Former Kalmbach vice president Michael Stephens dies
April 11, 2013
Like thousands of boys who fell in love with model trains in basements across America, Michael R. Stephens swore allegiance to the hobby. In turn, model railroading helped lead him to a successful career in marketing and publishing, including executive positions at two of Milwaukee’s most venerable companies.
Michael R. Stephens
Stephens, until recently the vice president of proprietary products at Wm. K. Walthers, Inc., died Tuesday, April 9, 2013, at his home in Milwaukee’s Third Ward, after a long illness. He was 59.
Born July 8, 1953, in Milwaukee, Stephens grew up in Cedarburg, the son of Hugh and Doris Stephens. His exposure to trains came early. During the 1950s and early 1960s, Hugh Stephens was vice president-sales at Kalmbach Publishing Co., known for its Model Railroader magazine. Kalmbach publicity photos of the era show the Stephens family, including Michael and his brother, Bill, posed proudly around dad’s model train layout.
In those days, the Stephens family often socialized with two of the men who had already made Milwaukee a center of model railroading: Al Kalmbach, who in 1934 founded the publishing company bearing his name; and William K. Walthers, who in 1932 launched Wm. K. Walthers, Inc., known as Walthers Trains, which manufactures and distributes model railroad products.
Stephens graduated from Cedarburg High School in 1971 and went to work for his father’s new company, Amro Ltd., which imported European-made model trains. Before Hugh Stephens sold the business in 1975, Michael took a job at Kalmbach as a researcher on its Airliners International magazine.
A year later Stephens was promoted to circulation manager and, among other duties, ran Kalmbach’s distribution network, which supplies specialty magazines to thousands of hobby retailers in the U.S. and Canada.
Stephens left Kalmbach in 1976 to get a college degree, studying marketing at the University of Wisconsin-Milwaukee’s School of Business Administration.
After studying at UWM, Stephens entered the advertising business in Milwaukee as an account executive, first at R.L. Meyer Advertising and later at Cramer-Krasselt. He eventually joined the award-winning Frankenberry, Loughlin & Constable agency, where he supervised the accounts of several leading Wisconsin firms, including Sargento Cheese, Regalware, and Marine Bank.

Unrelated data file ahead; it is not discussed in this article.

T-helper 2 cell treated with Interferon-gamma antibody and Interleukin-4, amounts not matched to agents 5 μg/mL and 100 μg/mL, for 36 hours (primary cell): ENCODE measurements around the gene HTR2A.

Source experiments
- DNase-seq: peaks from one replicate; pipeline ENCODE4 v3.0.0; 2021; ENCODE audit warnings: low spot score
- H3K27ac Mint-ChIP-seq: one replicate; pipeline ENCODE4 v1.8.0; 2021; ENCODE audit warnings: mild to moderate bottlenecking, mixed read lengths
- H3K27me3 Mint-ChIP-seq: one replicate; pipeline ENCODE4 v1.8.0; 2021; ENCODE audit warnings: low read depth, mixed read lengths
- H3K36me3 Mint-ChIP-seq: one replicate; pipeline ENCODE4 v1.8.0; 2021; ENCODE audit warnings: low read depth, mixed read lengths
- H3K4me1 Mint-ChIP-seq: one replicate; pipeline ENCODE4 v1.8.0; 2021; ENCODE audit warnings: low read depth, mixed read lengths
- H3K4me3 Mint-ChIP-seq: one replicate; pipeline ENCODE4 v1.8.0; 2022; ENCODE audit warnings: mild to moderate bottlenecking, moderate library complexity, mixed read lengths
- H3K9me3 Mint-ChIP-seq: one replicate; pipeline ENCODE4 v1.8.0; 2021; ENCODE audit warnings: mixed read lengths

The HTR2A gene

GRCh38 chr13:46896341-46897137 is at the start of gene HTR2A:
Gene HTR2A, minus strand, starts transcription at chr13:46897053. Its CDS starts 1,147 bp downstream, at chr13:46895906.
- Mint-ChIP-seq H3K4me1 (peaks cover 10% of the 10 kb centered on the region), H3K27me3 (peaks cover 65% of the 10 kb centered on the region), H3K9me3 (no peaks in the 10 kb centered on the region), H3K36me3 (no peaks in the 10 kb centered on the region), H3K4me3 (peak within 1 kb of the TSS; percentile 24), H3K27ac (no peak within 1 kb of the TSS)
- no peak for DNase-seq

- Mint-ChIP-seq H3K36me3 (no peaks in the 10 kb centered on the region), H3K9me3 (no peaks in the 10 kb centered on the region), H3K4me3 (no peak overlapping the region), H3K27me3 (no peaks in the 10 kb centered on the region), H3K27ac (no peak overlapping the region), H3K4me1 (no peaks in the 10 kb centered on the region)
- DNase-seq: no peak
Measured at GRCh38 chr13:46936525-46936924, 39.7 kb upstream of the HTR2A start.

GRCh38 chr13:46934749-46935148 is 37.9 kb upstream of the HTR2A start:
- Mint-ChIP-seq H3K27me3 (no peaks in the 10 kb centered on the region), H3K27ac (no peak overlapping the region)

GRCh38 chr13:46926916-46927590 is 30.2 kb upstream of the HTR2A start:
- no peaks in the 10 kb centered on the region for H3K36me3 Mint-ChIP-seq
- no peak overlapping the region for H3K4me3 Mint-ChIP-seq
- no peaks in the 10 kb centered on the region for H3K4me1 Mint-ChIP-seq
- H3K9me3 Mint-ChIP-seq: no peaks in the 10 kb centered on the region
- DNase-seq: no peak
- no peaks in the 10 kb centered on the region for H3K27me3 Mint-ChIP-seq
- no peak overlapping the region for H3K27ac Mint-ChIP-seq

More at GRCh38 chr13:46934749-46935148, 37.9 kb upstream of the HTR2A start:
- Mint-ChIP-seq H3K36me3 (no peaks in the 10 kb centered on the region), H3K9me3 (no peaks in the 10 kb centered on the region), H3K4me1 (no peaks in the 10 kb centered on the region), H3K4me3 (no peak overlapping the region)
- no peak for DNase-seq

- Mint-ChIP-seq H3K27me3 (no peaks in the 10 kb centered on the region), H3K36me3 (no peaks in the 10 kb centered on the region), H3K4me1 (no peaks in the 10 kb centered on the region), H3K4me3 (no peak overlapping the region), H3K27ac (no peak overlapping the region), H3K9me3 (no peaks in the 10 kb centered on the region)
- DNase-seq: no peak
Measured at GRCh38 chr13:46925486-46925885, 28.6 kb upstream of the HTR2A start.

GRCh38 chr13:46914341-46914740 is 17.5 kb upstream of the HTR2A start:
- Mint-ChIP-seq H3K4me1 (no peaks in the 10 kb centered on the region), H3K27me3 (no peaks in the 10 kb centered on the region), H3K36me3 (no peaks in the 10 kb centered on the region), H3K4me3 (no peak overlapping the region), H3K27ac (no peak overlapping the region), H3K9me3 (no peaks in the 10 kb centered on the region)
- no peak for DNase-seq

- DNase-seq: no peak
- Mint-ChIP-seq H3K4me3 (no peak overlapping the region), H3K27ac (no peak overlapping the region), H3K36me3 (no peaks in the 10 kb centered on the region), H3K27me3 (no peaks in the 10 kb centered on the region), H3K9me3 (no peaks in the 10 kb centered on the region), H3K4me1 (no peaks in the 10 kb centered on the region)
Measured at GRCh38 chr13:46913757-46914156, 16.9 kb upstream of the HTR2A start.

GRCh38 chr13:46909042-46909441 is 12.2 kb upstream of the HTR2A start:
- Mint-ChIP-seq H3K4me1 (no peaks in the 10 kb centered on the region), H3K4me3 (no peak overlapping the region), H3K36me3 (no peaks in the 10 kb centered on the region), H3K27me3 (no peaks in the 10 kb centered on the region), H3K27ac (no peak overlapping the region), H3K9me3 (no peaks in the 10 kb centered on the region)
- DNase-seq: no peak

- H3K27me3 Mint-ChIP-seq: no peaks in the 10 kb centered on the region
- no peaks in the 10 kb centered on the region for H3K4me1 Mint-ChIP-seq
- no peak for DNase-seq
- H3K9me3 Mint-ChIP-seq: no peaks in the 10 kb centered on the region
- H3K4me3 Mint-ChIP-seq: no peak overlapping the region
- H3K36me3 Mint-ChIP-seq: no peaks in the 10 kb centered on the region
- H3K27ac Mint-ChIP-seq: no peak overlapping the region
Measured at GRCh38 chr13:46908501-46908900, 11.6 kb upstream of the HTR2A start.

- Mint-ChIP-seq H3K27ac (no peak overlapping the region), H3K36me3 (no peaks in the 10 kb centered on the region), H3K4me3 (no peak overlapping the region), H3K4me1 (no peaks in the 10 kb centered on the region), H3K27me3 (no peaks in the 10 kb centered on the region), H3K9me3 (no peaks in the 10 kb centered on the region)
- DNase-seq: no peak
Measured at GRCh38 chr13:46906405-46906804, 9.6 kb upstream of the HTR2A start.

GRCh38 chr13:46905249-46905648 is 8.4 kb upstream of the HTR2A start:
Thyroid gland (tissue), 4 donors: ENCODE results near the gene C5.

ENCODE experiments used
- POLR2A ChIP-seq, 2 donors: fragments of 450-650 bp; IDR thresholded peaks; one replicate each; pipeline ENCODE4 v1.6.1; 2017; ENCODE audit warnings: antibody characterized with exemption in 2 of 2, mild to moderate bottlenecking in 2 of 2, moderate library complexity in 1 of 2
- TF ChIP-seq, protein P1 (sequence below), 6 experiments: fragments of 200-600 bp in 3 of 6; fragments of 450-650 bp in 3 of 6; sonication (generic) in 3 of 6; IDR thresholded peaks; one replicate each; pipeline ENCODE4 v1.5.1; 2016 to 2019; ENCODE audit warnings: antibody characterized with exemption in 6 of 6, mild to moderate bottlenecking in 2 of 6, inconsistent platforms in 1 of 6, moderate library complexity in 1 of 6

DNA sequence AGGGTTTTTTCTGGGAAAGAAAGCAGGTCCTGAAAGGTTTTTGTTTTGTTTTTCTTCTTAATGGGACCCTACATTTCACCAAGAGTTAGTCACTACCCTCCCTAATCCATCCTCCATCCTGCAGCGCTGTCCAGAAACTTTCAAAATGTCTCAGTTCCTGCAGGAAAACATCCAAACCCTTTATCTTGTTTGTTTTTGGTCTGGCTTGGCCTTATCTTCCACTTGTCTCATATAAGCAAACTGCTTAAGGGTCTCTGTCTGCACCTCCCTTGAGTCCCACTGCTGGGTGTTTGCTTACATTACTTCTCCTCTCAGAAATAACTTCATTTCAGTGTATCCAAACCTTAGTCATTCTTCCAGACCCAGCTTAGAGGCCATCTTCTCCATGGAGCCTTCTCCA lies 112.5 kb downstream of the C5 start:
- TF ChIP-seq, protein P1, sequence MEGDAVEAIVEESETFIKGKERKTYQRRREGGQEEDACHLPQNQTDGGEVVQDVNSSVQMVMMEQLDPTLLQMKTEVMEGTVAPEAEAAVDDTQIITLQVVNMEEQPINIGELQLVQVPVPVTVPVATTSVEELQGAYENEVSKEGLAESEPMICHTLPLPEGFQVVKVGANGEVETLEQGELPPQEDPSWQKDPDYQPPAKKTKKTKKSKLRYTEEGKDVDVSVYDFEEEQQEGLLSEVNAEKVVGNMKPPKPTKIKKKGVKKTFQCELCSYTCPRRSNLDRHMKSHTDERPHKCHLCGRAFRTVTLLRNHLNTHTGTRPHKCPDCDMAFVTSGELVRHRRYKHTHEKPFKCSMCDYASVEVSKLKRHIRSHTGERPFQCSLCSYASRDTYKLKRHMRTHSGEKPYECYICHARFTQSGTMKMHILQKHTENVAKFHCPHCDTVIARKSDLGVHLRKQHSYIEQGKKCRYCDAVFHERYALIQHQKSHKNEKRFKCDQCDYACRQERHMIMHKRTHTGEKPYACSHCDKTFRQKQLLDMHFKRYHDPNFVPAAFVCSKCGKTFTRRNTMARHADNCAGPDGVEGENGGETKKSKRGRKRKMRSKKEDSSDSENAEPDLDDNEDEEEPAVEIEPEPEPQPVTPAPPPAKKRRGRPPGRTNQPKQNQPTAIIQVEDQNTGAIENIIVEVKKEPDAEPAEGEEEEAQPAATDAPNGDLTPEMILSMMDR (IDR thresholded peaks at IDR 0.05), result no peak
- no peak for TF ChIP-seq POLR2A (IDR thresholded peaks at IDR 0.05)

In the 1990s, after a stint as a vice president at the point-of-purchase marketing firm Frank Mayer & Associates, Stephens formed his own consultancy, The Stephens Group. In July 1999, he married Tammy L. Markiewicz (Stephens), who is an educational consultant specializing in classroom technology.
Stephens’ work as a consultant led him back to Kalmbach, which he rejoined in 1998, when he was named vice president of marketing on the company’s executive committee, a job he held until 2006.
Stephens’ second career at Kalmbach was eventful. He reorganized and expanded the company’s circulation staff and had a major role in developing the Bead & Button Show, now the largest consumer show at Milwaukee’s Delta Center. He headed up the Trains.com family of train-related websites. He also helped lead the World’s Greatest Hobby, a national promotion campaign sponsored by Kalmbach and several other model-train companies.
Stephens left Kalmbach in 2006 and moved briefly to Des Moines, Iowa, where he was vice president of marketing at August Home Publishing Co.
But he soon felt the pull of model railroading again, and in 2007 he and his wife moved to Long Beach, Calif., when he was named president of Athearn Trains, another veteran manufacturer of locomotives, rolling stock, and other products.
Stephens moved back to Milwaukee in 2010 when Walthers CEO Phil Walthers hired him to take charge of the company’s proprietary brands.
As vice president of proprietary products, Stephens led the creation of new train sets and new models of locomotives and cars, taking advantage of his instinctive feel for what hobbyists want. He helped the company conduct relationships with several companies in China, now the location of much of the world’s model train manufacturing.
“Michael was a dear friend, an accomplished professional and valuable team member,” said Phil Walthers. “In the relatively short time he was with Walthers, he accomplished a significant overhaul of the product branding that had eluded us for many years. He was a selfless mentor who cared deeply about the hobby of model railroading, its future and everyone that he worked with. I treasure the time that I spent with him and will miss him greatly. The Walthers team and family will miss him greatly as well.”
Stephens also enjoyed a long relationship with his father, who died in 2004 at age 93. Hugh Stephens never really retired, working throughout the 1970s and 1980s as executive secretary of the Model Railroad Industry Association. Throughout those later years, Michael and his father continued to pursue their model railroad hobby at the elder Stephens’ home in Cedarburg.
Stephens is survived by his wife, Tammy, of Milwaukee, and his brother, Bill, of Manchester, Conn.